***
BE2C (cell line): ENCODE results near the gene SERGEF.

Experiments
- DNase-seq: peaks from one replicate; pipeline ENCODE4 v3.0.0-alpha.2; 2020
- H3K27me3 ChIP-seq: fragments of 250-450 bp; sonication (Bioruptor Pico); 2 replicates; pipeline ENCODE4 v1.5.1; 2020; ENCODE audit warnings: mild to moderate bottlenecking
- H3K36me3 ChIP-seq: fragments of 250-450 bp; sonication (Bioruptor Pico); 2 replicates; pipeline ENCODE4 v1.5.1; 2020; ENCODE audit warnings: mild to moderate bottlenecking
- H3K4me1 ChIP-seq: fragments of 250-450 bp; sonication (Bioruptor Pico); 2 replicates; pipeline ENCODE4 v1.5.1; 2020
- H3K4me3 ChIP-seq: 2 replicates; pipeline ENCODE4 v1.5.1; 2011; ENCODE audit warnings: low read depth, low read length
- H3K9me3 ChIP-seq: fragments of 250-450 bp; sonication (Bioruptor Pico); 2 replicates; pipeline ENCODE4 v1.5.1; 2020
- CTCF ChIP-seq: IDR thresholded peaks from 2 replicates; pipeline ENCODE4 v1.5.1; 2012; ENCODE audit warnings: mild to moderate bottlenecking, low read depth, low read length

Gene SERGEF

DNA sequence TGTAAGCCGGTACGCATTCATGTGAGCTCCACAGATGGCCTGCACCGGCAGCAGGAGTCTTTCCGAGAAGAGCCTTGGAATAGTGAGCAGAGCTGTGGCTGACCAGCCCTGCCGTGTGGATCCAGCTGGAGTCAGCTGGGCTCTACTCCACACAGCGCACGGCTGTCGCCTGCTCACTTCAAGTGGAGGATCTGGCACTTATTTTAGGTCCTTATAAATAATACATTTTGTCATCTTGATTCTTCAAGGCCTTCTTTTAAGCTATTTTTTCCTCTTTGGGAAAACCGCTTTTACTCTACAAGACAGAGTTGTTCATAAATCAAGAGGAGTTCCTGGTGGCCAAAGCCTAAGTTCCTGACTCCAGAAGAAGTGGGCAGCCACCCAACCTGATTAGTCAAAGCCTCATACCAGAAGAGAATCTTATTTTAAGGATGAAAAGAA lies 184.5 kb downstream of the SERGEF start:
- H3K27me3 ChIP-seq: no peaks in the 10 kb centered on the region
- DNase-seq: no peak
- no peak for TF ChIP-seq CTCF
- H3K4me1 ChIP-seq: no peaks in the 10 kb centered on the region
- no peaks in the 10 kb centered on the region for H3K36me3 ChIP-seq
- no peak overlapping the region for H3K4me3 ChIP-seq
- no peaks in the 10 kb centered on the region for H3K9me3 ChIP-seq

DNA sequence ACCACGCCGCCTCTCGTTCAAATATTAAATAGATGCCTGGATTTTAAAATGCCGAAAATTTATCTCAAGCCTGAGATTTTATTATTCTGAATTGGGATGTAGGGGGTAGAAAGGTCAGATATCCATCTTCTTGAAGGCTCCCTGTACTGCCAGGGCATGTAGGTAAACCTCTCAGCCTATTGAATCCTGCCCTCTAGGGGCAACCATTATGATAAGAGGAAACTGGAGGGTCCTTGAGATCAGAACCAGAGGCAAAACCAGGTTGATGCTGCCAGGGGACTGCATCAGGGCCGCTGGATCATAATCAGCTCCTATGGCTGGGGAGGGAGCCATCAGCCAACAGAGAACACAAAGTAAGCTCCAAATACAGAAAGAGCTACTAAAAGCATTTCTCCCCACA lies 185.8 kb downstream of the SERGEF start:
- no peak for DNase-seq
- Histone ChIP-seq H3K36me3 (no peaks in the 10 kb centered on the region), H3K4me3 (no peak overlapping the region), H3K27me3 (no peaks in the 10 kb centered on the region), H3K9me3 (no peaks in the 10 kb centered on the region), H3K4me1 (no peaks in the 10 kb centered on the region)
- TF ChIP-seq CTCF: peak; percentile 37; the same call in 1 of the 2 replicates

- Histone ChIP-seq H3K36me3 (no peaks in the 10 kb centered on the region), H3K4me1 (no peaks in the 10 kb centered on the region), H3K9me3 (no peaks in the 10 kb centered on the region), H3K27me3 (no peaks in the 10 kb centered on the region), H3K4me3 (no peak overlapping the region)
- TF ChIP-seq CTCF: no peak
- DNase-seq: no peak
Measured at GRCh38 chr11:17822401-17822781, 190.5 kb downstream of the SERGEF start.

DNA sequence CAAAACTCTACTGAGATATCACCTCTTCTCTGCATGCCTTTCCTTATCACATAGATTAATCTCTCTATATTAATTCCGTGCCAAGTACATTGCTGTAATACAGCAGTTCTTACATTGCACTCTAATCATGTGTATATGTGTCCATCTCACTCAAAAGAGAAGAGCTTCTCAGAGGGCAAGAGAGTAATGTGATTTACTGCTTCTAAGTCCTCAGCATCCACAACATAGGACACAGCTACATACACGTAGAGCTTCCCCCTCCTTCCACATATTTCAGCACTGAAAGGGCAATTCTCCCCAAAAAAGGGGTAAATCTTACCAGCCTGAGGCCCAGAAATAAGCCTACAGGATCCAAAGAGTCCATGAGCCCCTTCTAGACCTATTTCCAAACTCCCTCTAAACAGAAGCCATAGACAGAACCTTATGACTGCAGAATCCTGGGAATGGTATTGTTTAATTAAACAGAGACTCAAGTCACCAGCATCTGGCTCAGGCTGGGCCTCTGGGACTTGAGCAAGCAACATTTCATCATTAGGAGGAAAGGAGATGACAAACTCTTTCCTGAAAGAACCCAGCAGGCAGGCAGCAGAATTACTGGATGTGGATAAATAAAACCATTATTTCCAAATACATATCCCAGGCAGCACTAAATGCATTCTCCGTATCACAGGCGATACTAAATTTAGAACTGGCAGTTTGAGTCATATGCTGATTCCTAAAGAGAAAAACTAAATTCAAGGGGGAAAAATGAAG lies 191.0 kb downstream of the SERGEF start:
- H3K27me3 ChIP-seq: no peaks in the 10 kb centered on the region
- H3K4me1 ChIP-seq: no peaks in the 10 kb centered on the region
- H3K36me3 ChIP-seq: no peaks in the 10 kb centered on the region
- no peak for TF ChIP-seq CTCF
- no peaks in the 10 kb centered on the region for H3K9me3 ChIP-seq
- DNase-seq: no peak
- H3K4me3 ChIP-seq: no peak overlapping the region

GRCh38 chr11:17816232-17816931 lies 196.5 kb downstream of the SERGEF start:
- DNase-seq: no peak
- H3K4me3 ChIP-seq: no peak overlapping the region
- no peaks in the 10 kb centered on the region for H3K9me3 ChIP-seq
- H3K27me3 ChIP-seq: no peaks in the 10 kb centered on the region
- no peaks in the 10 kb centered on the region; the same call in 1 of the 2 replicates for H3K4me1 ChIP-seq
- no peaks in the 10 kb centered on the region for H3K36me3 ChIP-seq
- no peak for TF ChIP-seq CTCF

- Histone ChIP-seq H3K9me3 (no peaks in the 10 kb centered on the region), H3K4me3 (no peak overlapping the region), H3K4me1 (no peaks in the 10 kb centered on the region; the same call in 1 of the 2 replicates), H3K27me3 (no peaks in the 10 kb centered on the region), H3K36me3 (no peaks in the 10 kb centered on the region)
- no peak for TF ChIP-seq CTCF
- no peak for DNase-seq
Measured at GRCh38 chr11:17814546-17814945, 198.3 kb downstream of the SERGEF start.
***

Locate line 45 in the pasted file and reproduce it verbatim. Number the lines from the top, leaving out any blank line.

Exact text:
- no peak for DNase-seq